In honor of Bruce Springsteen re-recording Tommy Tutone's "867-5309" as his own "Radio Nowhere" and to celebrate the release of his new album, the Pilot- and America-inspired (and hey, sounds like Nick Drake!), Magic, we here at List Of The Day offer five Bruce Springsteen soundalikes who we like just as much as the old Boss himself.
Meat Loaf: While Bruce was in court arguing with his old manager over the right to date and record with his new manager Mr. Jon Landau, Marvin Lee Aday, a man people accused of looking like a Meat Loaf, hired Bruce's drummer and pianist to record with him and Todd Rundgren and Yankee shortstop Phil Rizzuto an album that would take Born To Run and make it even more verbose, more over the top, more cinematic, more teen-drama, more longer and more better! My mom liked it.
John Cougar: With or without the Mellencamp, you have to admit John Cougar sure did a lot of the same moves as ol' Brucie. Bruce had Born In The U.S.A. so Coug had "R.O.C.K. In The U.S.A." He "borrowed" from the Bobby Fuller Four for his "Authority Song" and he liked the American farmer and little pink houses and, of course, there was that ditty about Jack and Diane, two kids who realized the thrill of living went bye-bye soon after their 16th birthday and all else was pain, misery and soul-crushing drudgery. Yahoo!
Iron City Houserockers: They came from Pittsburgh, where man would wake in the morning, go out in the cold pre-dawn air and stand around a metal can with fire coming out of it, hoping there might be work that day in one of the soul-deadening factories built to crush the lives and souls of those born in its shadow. Human misery might be unavoidable in Pittsburgh, but sometimes the night can save you and Springsteen-derived music can set your soul on fire and lead you to the promised land. If not, maybe you can trade your dreams for vouchers.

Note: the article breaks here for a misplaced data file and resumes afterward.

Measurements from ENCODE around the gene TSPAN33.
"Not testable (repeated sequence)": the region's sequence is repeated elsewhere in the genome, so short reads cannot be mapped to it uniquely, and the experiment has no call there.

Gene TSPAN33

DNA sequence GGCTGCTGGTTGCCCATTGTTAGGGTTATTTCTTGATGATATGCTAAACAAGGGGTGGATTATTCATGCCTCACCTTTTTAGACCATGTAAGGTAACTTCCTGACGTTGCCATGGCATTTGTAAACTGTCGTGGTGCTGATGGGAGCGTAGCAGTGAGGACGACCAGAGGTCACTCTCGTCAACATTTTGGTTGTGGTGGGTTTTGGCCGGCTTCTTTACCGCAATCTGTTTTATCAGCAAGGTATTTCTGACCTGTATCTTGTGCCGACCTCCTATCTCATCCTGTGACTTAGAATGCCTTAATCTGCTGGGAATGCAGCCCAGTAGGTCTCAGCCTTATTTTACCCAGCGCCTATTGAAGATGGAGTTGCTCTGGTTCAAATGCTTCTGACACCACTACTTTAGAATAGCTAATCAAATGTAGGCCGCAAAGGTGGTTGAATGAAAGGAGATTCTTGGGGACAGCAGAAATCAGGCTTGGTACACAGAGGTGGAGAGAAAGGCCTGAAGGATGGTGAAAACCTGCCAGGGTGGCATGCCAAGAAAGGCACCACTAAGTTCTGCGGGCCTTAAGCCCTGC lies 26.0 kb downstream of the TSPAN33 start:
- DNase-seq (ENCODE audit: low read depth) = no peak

John Cafferty & the Beaver Brown Band: I remember when the movie Eddie And The Cruisers came out and "On The Dark Side" was on the radio everywhere and kids would argue endlessly over whether or not it was a Bruce Springsteen song. Even though the answer was, it's John Cafferty & the Beaver Brown Band, the fights would usually consist of someone jamming a wet lollipop into your hair, making any resolution other than pure satisfying violence anti-climatic.
The Hold Steady: Just when you thought it wouldn't ever be done again, out come these Minnesota to Brooklyn boys who take heartland rock, a mouthy singer and a fussy keyboard player right back to the era of Born To Run. Boys And Girls In America is a fine textbook case at what happens when years go by and nothing worthwhile comes to fill the void. You reach back into your history books--and be it garage, freaky folk, Joy Division tributes, or the good ol' Boss--and recreate anew. It's not like bands are breaking down the doors to recreate the "magic" of Human Touch or Lucky Town.